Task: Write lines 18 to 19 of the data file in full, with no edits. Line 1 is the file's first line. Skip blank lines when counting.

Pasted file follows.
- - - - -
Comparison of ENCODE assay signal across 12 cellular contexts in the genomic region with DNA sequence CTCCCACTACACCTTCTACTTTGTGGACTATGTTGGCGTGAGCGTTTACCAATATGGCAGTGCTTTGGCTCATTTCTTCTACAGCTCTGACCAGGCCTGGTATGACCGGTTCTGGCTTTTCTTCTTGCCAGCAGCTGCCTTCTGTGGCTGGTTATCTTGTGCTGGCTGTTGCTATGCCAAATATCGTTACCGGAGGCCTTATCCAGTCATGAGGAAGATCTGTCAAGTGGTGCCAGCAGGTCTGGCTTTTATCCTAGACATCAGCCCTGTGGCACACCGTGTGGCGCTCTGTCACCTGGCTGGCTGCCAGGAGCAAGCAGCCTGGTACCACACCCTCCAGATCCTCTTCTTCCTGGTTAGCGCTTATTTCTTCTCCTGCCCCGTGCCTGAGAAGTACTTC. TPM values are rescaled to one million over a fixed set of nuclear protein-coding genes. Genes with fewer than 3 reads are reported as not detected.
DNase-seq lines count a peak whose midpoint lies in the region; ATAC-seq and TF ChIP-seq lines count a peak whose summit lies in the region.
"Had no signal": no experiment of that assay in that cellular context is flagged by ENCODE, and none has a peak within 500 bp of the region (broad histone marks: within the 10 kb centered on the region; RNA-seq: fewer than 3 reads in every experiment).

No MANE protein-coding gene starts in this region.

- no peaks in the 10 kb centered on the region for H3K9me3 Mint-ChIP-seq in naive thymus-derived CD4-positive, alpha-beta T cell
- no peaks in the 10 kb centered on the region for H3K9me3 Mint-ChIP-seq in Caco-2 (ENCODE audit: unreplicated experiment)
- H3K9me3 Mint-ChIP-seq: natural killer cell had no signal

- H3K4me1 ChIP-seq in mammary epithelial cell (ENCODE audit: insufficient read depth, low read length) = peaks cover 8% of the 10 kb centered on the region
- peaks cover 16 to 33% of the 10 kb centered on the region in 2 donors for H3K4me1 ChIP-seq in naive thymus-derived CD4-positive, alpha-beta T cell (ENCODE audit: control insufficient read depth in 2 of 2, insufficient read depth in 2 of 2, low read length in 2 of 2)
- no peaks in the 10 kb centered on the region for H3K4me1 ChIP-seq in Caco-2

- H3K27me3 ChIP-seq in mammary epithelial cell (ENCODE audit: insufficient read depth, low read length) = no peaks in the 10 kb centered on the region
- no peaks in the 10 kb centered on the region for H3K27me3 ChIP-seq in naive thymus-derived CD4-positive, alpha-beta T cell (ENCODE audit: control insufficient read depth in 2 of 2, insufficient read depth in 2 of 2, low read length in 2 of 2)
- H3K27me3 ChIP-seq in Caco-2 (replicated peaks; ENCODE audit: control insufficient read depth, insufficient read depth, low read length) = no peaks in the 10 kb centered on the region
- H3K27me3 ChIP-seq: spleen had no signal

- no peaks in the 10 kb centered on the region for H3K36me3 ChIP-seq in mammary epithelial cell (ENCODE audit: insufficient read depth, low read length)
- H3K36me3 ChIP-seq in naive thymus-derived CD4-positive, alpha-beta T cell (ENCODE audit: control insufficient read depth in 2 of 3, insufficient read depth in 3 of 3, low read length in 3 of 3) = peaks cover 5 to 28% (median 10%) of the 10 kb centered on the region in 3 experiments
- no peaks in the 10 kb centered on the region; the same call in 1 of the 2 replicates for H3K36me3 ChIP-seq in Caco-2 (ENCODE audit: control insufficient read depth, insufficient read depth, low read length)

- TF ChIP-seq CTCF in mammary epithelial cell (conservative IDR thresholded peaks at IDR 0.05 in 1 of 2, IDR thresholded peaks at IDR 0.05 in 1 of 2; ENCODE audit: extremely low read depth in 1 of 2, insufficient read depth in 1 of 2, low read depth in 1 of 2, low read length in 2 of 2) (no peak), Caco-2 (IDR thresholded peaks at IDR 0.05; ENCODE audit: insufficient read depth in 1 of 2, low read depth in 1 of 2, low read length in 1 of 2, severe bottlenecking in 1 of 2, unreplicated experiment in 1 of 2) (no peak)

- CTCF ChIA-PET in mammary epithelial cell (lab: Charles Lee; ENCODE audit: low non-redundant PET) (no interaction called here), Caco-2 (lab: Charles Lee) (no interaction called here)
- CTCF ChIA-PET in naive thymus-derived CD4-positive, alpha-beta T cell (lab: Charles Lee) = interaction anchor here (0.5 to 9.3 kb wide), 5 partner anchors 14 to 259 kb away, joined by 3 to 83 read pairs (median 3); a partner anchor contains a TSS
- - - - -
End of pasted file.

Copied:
- TF ChIP-seq CTCF in mammary epithelial cell (conservative IDR thresholded peaks at IDR 0.05 in 1 of 2, IDR thresholded peaks at IDR 0.05 in 1 of 2; ENCODE audit: extremely low read depth in 1 of 2, insufficient read depth in 1 of 2, low read depth in 1 of 2, low read length in 2 of 2) (no peak), Caco-2 (IDR thresholded peaks at IDR 0.05; ENCODE audit: insufficient read depth in 1 of 2, low read depth in 1 of 2, low read length in 1 of 2, severe bottlenecking in 1 of 2, unreplicated experiment in 1 of 2) (no peak)

- CTCF ChIA-PET in mammary epithelial cell (lab: Charles Lee; ENCODE audit: low non-redundant PET) (no interaction called here), Caco-2 (lab: Charles Lee) (no interaction called here)